4 Lessons You’ll Learn If You’re Grieving The Loss Of A Pet

I recently lost my childhood horse, Amanda. To say that I feel devastated would be an understatement. I’ve spent more than a decade loving and learning from this horse, and it seems impossible to imagine life without her. But no matter how much I miss Amanda, I can’t stop life from moving forward, and I can’t bring her back. I can still learn from her, though, so here are four things that losing Amanda taught me about grieving a pet:

1. There’s no right or wrong way to grieve your pet. 

First and foremost, please remember that there is no correct way to mourn your pet. Grief affects everyone differently, so we all react differently to losing our favorite animals. Mourning also doesn’t come with a time limit. I’ve known friends who seemed to be fine the day after they lost their pets, but I still feel sad about losing my horse weeks later. No matter how long I feel down, my feelings are valid. If you’re mourning a pet, there’s no shame in taking as much time as you need to heal. 

2. Don’t feel ashamed that you’re grieving an animal. 

Since Amanda passed away, I’ve felt a bit awkward telling people that I’m grieving a horse, not a person. Sometimes I feel like people judge my inability to stop crying over an animal, even though studies show that we feel the loss of our animals more intensely than we feel the loss of human friends or family. However, Amanda was so much more than a horse to me; she was a friend. My grief is valid, so I shouldn’t feel embarrassed. And if you’re grieving a pet, yours is, too. 

3. Find creative ways to remember your pet. 

Right now, I take comfort in finding ways to memorialize Amanda and keep her memory close. For example, I wear a locket with her photo in it so that she’s always with me. I’ve even donated to multiple charities in Amanda’s name to honor her and spread positivity in the wake of her death. If you’re grieving a pet, you can also create a photo memorial, place a pet cremation urn in your home or use an old feeding bowl as a planter to cultivate new life.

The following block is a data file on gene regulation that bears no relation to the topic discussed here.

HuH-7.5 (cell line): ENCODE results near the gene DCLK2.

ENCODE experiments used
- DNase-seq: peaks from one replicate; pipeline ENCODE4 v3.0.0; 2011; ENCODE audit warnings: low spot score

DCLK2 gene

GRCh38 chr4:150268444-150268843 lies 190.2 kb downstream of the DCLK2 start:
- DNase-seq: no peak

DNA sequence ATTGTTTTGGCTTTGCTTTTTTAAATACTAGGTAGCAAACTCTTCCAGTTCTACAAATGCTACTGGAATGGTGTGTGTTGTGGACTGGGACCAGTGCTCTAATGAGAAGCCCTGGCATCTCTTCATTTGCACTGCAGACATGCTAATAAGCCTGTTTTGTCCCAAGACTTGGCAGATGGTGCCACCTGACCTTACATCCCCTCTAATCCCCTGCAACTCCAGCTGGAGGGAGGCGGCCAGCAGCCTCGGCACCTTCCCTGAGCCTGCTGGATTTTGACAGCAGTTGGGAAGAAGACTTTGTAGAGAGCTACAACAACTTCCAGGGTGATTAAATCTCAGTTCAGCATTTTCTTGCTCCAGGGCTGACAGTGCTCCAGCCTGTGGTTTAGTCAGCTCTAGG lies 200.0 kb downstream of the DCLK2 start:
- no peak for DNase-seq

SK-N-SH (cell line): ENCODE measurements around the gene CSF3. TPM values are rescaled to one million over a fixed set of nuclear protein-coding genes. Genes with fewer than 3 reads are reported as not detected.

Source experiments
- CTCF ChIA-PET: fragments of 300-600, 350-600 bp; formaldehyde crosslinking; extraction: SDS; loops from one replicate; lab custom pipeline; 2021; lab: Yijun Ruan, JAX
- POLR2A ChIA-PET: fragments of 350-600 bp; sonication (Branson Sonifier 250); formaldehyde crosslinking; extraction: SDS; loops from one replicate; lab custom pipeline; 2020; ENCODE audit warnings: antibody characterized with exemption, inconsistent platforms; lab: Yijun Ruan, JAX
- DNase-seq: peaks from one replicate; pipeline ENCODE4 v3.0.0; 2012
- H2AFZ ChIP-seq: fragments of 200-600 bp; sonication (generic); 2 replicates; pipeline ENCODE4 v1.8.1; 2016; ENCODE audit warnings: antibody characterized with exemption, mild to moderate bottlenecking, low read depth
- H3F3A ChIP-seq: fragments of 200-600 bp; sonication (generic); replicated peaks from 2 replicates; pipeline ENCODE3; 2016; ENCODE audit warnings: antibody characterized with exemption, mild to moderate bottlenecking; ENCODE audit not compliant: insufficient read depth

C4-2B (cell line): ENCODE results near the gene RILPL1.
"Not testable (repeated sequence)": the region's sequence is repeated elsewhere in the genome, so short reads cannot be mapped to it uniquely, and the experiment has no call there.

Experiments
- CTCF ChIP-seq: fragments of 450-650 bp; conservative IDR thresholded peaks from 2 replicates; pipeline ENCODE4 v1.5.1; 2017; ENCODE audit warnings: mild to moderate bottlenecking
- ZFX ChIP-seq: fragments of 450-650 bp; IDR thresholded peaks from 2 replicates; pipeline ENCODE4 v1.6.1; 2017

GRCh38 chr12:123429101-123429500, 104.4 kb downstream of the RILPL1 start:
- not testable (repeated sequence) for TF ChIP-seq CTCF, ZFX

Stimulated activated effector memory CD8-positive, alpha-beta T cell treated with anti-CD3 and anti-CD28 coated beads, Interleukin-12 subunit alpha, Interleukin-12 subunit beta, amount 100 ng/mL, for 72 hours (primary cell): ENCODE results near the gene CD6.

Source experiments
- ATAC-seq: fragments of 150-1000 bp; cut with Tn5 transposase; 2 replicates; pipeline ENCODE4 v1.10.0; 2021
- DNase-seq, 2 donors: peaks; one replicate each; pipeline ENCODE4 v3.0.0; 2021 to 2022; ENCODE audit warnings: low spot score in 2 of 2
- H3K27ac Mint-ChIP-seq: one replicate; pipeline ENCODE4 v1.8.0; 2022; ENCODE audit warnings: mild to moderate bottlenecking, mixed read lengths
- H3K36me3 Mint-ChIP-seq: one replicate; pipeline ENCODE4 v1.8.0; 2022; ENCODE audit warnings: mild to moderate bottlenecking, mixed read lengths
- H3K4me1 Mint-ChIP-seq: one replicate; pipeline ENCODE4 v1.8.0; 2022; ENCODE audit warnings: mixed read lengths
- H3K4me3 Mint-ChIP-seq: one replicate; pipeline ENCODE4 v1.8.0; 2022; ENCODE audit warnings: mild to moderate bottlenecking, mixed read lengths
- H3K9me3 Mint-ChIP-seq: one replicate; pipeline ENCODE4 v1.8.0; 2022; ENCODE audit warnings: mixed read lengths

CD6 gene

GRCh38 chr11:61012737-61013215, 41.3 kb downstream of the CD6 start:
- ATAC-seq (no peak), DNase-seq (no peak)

4. Talking through your grief can help you heal. 

Amanda was an extremely special horse with an amazing story, and I love to tell the world about her. I genuinely want people to know how incredible she was, and I feel like it’s my responsibility to keep her legacy alive. I often fear that people will forget about her, but I refuse to let that happen. 

Some people are hesitant to talk about Amanda with me because they don’t want to upset me, but I love reminiscing on positive memories of my horse. Since her death, I’ve laughed as I share happy Amanda stories and reminisce on her quirks. It’s also felt therapeutic to talk through the immense pain I’ve felt since losing my horse because I can’t bottle up my emotions for long. 

Although losing a pet is the hardest part of owning one, I take solace in knowing that my horse lived a truly incredible life and I’m grateful to have gotten the chance to love her. If you’re grieving the loss of a pet, remember that no one can tell you the “right” way to grieve. It’s your journey, so mourn your pet in whatever ways feel right for you.

Featured Photo via author


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